Here is an interesting column written in 1932, when barefooting kids were starting to disappear in the United States, particularly in the cities.
It is written by an educator named Angelo Patri.
According to Wikipedia, Angelo Patri was a teacher and then school principal, and was a progressive influence in modernizing the whole idea of fatherhood. In addition, he wrote a syndicated column on child psychology.
There is still an Angelo Patri Middle School in New York, in the Bronx. I notice that they have a dress code: I bet it requires shoes.
I wish I could write as well as he did. This is a wonderful plea to let kids go barefoot. Oh, and it really applies to adults, too.
Give Your Youngsters Chance to go Barefoot
By Angelo Patri
Let whoever can, go barefooted but be especially tolerant of barefooted children. They need to feel the earth under their bare feet. It cools them, rests their feet, and soothes their minds, all at the same time; and without cost. In fact, it saves cost. Think of the shoes and stockings they don’t wear out.
Many people are afraid to let the children go barefooted during the summer. They are afraid that the neighbors won’t think well of the idea. They don’t like to see the dirt on the children’s feet. They are afraid of hurts and colds. Almost all of these fears are without cause. The only danger to the children is from the broken glass, sharp stones and the like. But surely one can find a place that is free from rubbish? The garden, the lawn, the meadow, ought to be free of anything that could harm a child’s bare foot. The sandy beach should be free of all rubbish so that a child can tread safely on bare feet and get the joy out of feeling the wet sand on his feet.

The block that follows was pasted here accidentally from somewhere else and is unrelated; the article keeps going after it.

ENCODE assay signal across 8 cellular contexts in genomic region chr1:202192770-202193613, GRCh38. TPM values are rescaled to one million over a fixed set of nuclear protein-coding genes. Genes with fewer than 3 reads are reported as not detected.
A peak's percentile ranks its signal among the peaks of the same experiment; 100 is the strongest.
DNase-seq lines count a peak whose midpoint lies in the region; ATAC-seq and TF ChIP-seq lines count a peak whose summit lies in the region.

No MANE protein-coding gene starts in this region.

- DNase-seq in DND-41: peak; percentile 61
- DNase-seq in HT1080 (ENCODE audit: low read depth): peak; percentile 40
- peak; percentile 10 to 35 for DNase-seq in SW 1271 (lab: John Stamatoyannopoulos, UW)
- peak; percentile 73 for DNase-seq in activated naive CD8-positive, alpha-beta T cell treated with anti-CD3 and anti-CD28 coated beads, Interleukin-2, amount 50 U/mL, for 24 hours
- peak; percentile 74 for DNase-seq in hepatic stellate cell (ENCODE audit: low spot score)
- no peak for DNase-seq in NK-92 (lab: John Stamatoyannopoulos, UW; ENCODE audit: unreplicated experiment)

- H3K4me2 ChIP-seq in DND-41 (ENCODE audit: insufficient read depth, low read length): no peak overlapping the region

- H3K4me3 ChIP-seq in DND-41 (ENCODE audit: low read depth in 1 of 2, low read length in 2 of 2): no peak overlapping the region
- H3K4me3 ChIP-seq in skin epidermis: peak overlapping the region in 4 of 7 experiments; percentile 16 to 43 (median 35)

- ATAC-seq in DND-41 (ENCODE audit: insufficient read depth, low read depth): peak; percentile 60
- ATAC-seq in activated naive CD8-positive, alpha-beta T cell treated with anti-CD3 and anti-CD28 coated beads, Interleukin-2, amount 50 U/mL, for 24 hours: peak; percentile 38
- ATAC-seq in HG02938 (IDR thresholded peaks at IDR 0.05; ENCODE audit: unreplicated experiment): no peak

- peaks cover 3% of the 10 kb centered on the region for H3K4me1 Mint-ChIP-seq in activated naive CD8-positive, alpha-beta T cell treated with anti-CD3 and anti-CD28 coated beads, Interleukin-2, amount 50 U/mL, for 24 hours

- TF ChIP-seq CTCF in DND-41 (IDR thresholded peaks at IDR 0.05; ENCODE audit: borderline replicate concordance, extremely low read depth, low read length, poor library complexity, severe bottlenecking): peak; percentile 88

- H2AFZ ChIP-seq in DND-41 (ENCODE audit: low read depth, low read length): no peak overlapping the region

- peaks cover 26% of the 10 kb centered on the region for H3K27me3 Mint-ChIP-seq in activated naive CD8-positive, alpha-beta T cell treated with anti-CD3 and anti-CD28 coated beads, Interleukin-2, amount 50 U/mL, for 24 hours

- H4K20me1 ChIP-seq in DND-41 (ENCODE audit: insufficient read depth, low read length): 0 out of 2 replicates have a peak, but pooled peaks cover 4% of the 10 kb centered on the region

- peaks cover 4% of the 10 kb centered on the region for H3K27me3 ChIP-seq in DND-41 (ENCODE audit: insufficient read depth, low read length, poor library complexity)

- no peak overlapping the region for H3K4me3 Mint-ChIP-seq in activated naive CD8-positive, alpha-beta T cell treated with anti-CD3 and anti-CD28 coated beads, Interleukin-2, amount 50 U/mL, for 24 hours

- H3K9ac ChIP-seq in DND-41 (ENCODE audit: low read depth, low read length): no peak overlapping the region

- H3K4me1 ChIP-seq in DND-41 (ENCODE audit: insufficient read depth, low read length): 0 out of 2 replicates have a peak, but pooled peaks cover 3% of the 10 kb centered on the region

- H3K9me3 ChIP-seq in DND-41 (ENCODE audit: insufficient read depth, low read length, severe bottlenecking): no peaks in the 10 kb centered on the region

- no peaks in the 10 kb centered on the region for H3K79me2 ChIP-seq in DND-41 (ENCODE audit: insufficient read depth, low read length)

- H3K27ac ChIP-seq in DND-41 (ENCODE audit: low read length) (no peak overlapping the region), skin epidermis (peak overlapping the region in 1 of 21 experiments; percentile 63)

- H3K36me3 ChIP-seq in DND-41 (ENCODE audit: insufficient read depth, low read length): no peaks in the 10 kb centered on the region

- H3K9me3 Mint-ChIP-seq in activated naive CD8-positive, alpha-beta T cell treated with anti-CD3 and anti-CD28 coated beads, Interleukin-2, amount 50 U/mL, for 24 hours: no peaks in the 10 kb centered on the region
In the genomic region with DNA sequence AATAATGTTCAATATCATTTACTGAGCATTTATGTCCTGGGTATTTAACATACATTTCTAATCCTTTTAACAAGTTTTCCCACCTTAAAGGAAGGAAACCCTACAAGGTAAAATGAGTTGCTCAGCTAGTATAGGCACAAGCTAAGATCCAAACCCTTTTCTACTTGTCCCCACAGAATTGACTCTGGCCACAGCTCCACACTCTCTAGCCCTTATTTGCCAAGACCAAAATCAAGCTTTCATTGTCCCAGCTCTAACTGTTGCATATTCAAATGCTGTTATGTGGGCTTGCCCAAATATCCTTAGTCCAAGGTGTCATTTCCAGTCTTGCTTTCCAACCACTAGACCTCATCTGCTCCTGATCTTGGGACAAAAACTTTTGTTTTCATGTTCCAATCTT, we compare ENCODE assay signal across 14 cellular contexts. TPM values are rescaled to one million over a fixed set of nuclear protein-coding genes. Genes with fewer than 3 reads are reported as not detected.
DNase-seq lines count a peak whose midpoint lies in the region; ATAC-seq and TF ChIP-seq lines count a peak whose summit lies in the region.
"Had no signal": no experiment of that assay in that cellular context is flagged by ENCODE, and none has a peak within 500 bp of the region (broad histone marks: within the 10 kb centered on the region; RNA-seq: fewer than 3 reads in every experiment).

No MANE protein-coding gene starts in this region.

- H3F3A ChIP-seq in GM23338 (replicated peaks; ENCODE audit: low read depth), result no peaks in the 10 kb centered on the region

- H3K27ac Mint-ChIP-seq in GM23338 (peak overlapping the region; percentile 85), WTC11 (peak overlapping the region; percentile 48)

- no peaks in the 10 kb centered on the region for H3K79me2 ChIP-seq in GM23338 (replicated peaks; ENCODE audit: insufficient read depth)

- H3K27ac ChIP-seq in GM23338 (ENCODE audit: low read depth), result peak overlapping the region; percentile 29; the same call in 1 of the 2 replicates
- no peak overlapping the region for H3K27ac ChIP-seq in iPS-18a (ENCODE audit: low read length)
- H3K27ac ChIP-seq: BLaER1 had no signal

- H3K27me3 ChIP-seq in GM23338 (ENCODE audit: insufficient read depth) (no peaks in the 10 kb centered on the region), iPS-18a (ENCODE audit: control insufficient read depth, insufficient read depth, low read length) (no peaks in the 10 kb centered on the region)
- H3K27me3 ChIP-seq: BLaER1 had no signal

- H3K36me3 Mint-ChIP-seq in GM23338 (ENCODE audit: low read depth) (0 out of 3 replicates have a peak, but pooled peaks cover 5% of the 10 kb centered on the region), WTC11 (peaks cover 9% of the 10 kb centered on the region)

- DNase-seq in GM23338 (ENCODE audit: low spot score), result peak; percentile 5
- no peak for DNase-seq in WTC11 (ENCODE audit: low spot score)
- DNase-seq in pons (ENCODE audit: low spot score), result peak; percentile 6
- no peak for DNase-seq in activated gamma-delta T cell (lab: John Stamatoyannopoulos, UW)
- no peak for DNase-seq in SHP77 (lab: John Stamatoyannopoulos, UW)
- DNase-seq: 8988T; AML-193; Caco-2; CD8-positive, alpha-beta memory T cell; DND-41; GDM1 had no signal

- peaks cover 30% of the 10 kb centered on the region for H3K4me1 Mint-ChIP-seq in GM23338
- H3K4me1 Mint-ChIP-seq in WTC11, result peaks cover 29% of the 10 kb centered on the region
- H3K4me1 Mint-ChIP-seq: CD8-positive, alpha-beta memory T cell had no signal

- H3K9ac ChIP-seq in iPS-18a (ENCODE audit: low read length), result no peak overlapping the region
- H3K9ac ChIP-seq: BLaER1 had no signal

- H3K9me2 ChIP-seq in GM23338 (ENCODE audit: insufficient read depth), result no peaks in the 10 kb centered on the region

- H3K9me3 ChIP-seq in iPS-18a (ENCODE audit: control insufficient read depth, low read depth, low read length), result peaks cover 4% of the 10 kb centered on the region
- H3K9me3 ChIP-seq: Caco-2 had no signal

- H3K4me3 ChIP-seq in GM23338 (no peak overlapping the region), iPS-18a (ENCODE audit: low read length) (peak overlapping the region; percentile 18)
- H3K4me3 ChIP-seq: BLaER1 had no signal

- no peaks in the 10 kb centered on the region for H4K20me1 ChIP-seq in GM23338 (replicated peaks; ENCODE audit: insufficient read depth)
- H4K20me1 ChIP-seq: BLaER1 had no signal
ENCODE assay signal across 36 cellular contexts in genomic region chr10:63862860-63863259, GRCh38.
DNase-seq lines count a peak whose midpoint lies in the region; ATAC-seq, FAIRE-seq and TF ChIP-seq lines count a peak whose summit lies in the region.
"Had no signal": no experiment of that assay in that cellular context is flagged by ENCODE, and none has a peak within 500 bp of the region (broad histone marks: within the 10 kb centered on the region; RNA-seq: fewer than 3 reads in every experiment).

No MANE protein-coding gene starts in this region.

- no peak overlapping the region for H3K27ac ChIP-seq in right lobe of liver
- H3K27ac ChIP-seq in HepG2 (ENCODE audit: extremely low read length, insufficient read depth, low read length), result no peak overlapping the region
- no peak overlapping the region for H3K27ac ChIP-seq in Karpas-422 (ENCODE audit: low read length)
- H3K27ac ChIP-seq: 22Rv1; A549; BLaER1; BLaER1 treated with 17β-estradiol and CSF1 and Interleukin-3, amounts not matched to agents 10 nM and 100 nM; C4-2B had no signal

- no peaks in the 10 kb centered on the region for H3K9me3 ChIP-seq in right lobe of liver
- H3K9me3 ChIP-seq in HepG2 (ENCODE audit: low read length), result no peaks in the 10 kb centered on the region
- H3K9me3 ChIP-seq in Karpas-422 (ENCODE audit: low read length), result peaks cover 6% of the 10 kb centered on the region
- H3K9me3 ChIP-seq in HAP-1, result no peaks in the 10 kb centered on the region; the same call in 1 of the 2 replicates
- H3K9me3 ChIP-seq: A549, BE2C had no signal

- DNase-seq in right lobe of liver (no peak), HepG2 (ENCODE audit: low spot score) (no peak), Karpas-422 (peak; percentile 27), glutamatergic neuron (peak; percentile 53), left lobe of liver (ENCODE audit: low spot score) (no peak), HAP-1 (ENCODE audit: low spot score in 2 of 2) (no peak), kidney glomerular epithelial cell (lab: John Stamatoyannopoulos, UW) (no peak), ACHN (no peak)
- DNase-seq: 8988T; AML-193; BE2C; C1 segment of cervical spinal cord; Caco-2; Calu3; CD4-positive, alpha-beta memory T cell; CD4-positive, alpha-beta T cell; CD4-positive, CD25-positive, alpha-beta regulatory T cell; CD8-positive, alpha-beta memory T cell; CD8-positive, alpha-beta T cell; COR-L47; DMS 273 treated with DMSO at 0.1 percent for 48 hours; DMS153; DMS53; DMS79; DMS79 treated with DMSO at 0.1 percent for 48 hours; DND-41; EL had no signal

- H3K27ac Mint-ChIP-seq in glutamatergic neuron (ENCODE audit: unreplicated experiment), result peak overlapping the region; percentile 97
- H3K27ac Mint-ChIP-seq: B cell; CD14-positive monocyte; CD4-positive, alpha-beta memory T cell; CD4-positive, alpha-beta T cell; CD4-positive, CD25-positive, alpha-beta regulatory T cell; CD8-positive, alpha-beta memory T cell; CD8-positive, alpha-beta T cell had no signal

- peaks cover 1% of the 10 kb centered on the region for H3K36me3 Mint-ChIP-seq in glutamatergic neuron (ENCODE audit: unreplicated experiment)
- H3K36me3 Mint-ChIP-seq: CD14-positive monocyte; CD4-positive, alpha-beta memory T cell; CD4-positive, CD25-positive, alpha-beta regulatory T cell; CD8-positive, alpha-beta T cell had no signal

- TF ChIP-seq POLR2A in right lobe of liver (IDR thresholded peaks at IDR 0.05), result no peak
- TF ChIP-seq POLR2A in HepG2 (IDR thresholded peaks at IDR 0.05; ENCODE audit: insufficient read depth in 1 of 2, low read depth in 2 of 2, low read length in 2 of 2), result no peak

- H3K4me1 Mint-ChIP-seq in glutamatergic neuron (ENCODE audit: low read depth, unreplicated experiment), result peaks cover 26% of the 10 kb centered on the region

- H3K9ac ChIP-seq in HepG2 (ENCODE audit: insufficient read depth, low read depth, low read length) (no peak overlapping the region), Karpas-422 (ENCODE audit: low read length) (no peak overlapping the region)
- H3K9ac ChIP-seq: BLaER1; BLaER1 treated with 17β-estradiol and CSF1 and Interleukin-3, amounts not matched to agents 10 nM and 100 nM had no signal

The chief reason for going barefooted is the feel of it. It feels good. We do not give enough attention to enjoying good feelings. We sniff at the children when they say, “’cause it feels good” Feelings do not matter, especially when it is children who want to enjoy them. I think it is some remnant of an old conscience against feelings. They are dangerous traps that the senses lay for the soul of mankind. I do not believe a word of that. I believe that the senses are benevolent powers that afford us joy and consequent strength in living.
When you feel the cool grass under your bare feet something in you sings and a bit of the load drops off. When the sweet breeze off the sea or the mountain brushes across your face you are soothed and comforted and inspired in thought the breath of life had been breathed into you once more. When the perfume of the flowers, the color of the world comes to you, a glad feeling rises without pulling you up and up beyond the reach of the sordid earth.
These feelings are not to be despised. Rather they are to be cultivated. They are the food of the creative imagination which is the force that makes life beautiful for the human inhabitants of this world. Before you can create you must feel and feeling arises out of the use of the senses. When we ignore a child’s craving for pleasant feelings we stunt his spiritual growth. Starving his emotional being leaves him to the mercy of his crude senses, his devouring appetites.
This may seem a long way to go on bare feet, but it’s because of that long vista, the child’s 70-year long pilgrimage, that I plead with you to give him the power his bare feet generate, to give him the life of spirit that his seeing eyes, his hearing ears, his quivering skin offer to his evolving spirit.
It is one of the mysteries, this way of ours with a child. He comes to us equipped with everything he needs for a happy, successful life and we ignore his equipment and attempt to substitute one of our own, manufactured to our order. We have set up a false standard and the result mocks us. Let’s get down to the bare earth on our bare feet for a time and feel life from the ground up.